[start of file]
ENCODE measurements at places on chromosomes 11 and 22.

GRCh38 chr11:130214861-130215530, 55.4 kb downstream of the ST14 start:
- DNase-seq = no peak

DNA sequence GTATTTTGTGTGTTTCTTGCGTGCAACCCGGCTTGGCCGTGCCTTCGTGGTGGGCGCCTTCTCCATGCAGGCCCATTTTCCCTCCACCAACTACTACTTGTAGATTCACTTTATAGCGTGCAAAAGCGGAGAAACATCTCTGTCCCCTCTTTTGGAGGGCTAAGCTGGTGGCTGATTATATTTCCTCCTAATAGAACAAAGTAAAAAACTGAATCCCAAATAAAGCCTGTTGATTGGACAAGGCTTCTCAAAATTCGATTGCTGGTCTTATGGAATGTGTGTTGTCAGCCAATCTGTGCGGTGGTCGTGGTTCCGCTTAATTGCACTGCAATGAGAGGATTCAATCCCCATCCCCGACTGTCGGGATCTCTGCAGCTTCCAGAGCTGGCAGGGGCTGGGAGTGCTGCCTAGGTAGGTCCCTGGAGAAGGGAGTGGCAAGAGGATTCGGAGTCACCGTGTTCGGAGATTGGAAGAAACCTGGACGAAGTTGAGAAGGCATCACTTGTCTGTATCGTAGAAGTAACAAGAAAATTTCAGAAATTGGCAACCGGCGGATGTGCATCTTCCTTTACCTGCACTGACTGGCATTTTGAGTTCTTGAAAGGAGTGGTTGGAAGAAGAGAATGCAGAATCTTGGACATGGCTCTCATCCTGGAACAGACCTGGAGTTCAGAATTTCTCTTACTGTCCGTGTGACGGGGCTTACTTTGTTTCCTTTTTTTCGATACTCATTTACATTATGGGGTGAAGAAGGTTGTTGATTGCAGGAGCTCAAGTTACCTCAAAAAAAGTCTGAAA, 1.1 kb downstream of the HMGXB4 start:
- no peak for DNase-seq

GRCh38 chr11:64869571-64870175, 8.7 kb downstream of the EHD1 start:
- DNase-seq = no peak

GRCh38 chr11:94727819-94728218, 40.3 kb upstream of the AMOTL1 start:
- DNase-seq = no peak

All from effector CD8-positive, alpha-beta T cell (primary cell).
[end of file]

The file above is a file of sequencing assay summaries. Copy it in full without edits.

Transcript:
ENCODE measurements at places on chromosomes 11 and 22.

GRCh38 chr11:130214861-130215530, 55.4 kb downstream of the ST14 start:
- DNase-seq = no peak

DNA sequence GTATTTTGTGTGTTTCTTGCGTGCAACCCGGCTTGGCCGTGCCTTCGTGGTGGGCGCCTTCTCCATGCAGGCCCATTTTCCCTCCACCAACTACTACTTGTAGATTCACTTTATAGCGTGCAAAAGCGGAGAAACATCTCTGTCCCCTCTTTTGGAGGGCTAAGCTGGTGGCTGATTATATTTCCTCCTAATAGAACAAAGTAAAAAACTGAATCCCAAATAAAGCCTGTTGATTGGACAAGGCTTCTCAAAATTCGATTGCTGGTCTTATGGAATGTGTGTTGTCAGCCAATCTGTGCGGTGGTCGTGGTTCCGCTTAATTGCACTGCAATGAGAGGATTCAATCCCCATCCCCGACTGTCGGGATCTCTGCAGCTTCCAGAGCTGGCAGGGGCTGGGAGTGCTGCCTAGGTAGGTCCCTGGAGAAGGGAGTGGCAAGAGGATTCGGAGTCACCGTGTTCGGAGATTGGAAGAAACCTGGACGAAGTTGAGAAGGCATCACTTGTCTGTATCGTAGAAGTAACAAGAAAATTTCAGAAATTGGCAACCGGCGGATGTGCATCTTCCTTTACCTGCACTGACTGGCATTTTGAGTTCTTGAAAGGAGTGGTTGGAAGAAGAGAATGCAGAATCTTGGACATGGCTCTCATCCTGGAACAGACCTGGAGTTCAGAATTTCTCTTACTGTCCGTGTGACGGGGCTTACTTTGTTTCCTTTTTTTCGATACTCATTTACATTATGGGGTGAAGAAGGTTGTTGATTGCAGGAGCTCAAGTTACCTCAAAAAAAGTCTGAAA, 1.1 kb downstream of the HMGXB4 start:
- no peak for DNase-seq

GRCh38 chr11:64869571-64870175, 8.7 kb downstream of the EHD1 start:
- DNase-seq = no peak

GRCh38 chr11:94727819-94728218, 40.3 kb upstream of the AMOTL1 start:
- DNase-seq = no peak

All from effector CD8-positive, alpha-beta T cell (primary cell).